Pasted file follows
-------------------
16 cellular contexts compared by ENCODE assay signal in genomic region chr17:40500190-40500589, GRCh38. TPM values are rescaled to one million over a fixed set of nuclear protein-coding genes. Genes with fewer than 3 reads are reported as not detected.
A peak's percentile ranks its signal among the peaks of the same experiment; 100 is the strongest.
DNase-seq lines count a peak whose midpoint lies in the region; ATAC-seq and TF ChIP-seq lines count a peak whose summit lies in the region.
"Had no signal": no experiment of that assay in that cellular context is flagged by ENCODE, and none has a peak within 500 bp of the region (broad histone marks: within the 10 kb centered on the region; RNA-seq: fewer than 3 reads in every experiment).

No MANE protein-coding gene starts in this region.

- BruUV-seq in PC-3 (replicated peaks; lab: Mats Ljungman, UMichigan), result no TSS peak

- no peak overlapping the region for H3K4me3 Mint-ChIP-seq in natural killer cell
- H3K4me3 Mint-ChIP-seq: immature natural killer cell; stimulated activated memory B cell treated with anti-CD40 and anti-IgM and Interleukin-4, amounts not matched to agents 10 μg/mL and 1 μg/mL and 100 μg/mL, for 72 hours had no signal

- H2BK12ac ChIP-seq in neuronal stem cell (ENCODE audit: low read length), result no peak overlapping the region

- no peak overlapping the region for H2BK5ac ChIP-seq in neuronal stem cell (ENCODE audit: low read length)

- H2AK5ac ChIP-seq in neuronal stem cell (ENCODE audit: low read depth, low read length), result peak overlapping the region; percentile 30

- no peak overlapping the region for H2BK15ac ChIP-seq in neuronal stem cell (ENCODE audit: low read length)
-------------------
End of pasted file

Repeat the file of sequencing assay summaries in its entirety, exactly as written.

16 cellular contexts compared by ENCODE assay signal in genomic region chr17:40500190-40500589, GRCh38. TPM values are rescaled to one million over a fixed set of nuclear protein-coding genes. Genes with fewer than 3 reads are reported as not detected.
A peak's percentile ranks its signal among the peaks of the same experiment; 100 is the strongest.
DNase-seq lines count a peak whose midpoint lies in the region; ATAC-seq and TF ChIP-seq lines count a peak whose summit lies in the region.
"Had no signal": no experiment of that assay in that cellular context is flagged by ENCODE, and none has a peak within 500 bp of the region (broad histone marks: within the 10 kb centered on the region; RNA-seq: fewer than 3 reads in every experiment).

No MANE protein-coding gene starts in this region.

- BruUV-seq in PC-3 (replicated peaks; lab: Mats Ljungman, UMichigan), result no TSS peak

- no peak overlapping the region for H3K4me3 Mint-ChIP-seq in natural killer cell
- H3K4me3 Mint-ChIP-seq: immature natural killer cell; stimulated activated memory B cell treated with anti-CD40 and anti-IgM and Interleukin-4, amounts not matched to agents 10 μg/mL and 1 μg/mL and 100 μg/mL, for 72 hours had no signal

- H2BK12ac ChIP-seq in neuronal stem cell (ENCODE audit: low read length), result no peak overlapping the region

- no peak overlapping the region for H2BK5ac ChIP-seq in neuronal stem cell (ENCODE audit: low read length)

- H2AK5ac ChIP-seq in neuronal stem cell (ENCODE audit: low read depth, low read length), result peak overlapping the region; percentile 30

- no peak overlapping the region for H2BK15ac ChIP-seq in neuronal stem cell (ENCODE audit: low read length)